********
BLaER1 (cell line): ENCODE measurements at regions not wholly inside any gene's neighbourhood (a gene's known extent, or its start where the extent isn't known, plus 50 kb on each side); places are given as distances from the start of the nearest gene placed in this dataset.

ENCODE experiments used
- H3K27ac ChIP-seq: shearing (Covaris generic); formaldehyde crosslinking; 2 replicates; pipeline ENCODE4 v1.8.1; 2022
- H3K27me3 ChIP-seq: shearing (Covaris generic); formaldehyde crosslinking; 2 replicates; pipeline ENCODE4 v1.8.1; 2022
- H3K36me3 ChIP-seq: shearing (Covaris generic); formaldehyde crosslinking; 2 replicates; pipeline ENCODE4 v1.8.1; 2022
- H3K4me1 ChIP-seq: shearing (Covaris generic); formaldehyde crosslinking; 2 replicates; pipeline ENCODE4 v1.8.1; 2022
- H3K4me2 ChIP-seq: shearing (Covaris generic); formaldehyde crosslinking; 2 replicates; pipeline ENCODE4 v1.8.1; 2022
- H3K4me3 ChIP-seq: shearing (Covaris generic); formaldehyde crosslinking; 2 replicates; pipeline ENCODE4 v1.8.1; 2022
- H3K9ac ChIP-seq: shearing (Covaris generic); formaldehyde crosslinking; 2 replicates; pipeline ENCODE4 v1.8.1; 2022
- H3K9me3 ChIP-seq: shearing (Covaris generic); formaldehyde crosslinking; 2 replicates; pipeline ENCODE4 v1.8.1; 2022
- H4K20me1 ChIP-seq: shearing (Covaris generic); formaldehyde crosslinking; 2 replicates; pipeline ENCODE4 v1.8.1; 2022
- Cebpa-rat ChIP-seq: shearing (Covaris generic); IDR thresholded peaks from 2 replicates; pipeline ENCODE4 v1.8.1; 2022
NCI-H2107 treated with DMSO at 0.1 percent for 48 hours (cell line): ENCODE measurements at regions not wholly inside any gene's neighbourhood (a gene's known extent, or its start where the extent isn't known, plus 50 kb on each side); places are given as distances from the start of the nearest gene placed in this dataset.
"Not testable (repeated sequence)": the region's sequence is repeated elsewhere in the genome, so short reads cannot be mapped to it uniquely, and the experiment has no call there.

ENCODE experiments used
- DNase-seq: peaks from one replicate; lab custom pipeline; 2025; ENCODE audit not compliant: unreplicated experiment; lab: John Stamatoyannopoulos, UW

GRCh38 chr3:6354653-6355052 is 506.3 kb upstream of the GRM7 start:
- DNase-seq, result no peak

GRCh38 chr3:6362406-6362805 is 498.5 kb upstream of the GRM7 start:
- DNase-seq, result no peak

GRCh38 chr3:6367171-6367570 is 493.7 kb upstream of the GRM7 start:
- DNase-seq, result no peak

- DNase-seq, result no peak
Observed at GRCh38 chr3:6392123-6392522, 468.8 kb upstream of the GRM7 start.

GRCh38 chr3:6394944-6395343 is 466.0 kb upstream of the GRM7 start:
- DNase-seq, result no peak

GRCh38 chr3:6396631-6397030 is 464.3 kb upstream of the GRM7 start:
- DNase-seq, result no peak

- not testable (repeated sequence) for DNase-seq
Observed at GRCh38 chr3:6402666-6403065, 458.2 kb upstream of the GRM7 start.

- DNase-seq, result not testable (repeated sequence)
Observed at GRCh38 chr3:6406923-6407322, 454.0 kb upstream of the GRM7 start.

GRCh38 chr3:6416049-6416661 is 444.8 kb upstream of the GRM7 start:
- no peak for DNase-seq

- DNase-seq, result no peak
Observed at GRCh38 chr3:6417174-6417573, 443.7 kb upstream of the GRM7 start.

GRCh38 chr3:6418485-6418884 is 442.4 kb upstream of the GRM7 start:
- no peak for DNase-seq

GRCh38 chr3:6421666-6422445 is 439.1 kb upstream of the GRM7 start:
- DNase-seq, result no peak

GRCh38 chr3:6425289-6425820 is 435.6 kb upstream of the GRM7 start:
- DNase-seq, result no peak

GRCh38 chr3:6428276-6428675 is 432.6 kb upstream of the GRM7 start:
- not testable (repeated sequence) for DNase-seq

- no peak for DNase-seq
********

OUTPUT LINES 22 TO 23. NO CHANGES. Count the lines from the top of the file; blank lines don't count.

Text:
- DNase-seq, result no peak

- DNase-seq, result no peak